The average density within an astronomical domain is the total mass
within the domain divided by the volume of the domain. It will be found
to be an important quantity. To appreciate its significance one must relate
it to two other densities. These are the average density of the whole unverse and a quantity that I propose to call the equilibrium density.
The meaning of the former is easy to understand. If one considers a
region of space large enough to be a fair sample of the whole material
universe, the average density is the total mass in this region divided by its
volume. To be a fair sample the region may have to be substantially larger
than the domain of any particular galaxy.
The equilibrium density is a different quantity and depends on the
relative rates at which matter originates and becomes extinct. To make this
clear let me recall the basic features of hypotheses (A3) and (B3).
In (A3) no assumption is made to associate the origin of a particle with
anything in the existing state of affairs. There is therefore no reason why
a particle should originate in one specific place rather than in any other,
and the minimum assumption is that every region of space has at any given
moment an equal probability of being the birthplace of a particle.
Similarly no assumption is made to associate the extinction of a particle
with anything in the existing state of affairs, and so there is no reason
why a given particle should become extinct at any particular moment.
The minimum assumption is that every particle has at that moment an
equal probability of becoming extinct. If one considers any lump of
matter, a certain constant fraction of it becomes extinct every year. What-
ever the lump may consist of, wherever it may be, to whatever influences it
may be subjected, it will lose half of its mass by extinction during a finite,
though at present unknown, number of years. On the analogy of the
expression 'half-life of a radioactive substance' this must be called the
half-life of mass.
From this essential aspect of Symmetrical Impermanence one can thus
infer that the rate of origins is constant per unit volume and the rate of
extinctions constant per unit mass. The rate of extinctions per unit volume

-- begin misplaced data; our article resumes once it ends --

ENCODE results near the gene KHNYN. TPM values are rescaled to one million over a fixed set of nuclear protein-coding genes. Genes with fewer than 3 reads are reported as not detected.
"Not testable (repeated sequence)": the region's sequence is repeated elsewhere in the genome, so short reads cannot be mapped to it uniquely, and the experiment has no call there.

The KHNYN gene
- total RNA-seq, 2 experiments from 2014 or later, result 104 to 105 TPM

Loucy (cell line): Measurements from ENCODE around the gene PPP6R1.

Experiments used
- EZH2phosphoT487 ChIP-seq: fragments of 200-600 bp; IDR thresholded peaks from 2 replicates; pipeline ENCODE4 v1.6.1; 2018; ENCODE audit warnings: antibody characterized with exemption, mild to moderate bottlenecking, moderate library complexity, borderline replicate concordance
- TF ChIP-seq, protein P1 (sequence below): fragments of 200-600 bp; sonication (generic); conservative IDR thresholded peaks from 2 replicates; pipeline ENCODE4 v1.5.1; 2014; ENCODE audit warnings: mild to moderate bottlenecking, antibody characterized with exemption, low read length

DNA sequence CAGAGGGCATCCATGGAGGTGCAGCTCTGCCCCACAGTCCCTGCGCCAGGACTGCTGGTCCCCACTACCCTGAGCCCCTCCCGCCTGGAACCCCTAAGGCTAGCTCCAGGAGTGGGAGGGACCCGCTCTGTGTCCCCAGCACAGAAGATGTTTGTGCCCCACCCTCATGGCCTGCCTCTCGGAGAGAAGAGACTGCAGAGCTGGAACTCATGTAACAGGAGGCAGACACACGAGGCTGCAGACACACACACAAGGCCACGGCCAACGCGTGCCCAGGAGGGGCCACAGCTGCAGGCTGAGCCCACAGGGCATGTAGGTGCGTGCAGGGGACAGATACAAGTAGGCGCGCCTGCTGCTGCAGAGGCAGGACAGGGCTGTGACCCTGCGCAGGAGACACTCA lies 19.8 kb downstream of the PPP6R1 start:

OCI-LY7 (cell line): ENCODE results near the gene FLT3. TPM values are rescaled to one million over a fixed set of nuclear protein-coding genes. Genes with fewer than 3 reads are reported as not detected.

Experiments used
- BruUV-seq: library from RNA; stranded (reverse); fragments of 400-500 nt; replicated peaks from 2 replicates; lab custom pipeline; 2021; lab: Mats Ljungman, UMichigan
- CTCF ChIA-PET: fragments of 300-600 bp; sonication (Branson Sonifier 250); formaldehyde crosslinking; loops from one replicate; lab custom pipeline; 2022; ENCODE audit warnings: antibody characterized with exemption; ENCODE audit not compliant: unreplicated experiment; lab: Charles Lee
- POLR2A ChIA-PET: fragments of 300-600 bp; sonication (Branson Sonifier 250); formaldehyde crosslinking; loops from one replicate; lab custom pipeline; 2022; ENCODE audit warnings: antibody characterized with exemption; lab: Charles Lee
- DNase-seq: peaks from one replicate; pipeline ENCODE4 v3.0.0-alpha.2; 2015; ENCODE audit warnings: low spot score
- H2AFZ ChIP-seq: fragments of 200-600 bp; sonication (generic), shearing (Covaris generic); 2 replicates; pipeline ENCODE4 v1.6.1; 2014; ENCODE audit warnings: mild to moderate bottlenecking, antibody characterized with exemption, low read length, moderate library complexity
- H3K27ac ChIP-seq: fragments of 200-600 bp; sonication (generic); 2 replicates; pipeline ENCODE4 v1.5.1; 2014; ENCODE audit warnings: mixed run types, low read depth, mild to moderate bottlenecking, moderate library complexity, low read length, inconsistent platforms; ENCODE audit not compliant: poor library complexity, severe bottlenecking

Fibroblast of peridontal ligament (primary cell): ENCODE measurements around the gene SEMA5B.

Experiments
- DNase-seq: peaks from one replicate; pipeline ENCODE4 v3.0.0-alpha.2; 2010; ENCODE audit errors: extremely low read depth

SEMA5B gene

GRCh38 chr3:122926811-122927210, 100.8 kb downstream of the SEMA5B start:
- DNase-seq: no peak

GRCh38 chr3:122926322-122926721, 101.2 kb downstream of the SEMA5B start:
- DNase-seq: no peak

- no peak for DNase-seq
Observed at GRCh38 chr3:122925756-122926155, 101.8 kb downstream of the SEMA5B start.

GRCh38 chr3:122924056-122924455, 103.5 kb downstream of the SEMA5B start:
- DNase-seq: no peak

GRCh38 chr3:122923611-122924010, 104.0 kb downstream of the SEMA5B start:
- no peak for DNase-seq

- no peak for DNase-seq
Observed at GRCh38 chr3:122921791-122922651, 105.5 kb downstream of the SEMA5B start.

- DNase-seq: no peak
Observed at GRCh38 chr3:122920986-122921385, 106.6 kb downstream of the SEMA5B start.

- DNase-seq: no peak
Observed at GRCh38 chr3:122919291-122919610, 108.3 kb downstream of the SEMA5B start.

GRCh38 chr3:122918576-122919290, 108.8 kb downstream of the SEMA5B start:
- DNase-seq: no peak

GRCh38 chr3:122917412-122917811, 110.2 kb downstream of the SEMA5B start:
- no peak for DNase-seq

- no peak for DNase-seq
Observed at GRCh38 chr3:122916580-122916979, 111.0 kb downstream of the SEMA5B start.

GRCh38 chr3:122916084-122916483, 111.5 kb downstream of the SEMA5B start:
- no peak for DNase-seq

is then proportional to the mass density.
In a perfect vacuum there can be no extinctions, for there is nothing
to become extinct. In such a region the net rate of origins is equal to the
gross rate. But as matter accumulates in the region a certain constant
fraction of it becomes extinct and the net rate is the difference between the
constant rate of origins and the density dependent rate of extinctions. There
must be a specific density for which these rates balance, and the net rate
of origins is zero. This is the density that I propose to call the equilibrium
If the whole universe were at the equilibrium density, its content and
extent would be constant. It would neither expand nor contract. But the
observed expansion of space proves that the average density for the whole
universe is less than the equilibrium value. (This assumes that origins and
extinctions of matter are coupled with the expansion and contraction of
space. The assumption needs to be justified. Attempts to do so will be
found in Part Four and again in Appendix H). If we knew the gross rate
of origin of matter per unit volume and time, or if we knew the half-life
of mass, we could calculate from McCrea's estimated net increase of 500
atoms of hydrogen per cubic kilometre per year what the equilibrium
density is. But as these quantities are not known, we can only say that the
equilibrium density is greater than the average density of the whole
By terrestrial standards both are very low values. The average density
of our galaxy must, for instance, be well above the equilibrium density.
But we must not allow our sense of proportion to be too much influenced
by terrestrial standards. We are considering processes in extragalactic
space, in most of which the density must be well below the equilibrium
During the first stage of growth the cloud depends entirely on new
origins for increase of mass. Should extinctions exceed origins the cloud
would not grow but dwindle. It follows that the average density of the
cloud must be below the equilibrium value during and right up to the end
of the first stage of growth.
The central core must, of course, greatly exceed the equilibrium density
and so the gas between this core and the top of the crater must be in a
very tenuous condition indeed. This situation must continue after the
first stage of growth has passed. The top of the crater, now grown to an
astronomical ridge or reversal zone, marks the boundary between some-
what steep slopes. Hydrogen must be pouring down these as fast as it forms
on each side, leaving the slopes near the ridge almost depleted. The inner
slope, moreover, the one towards the growing cloud, must be the steeper
of the two and must therefore be the more depleted one.
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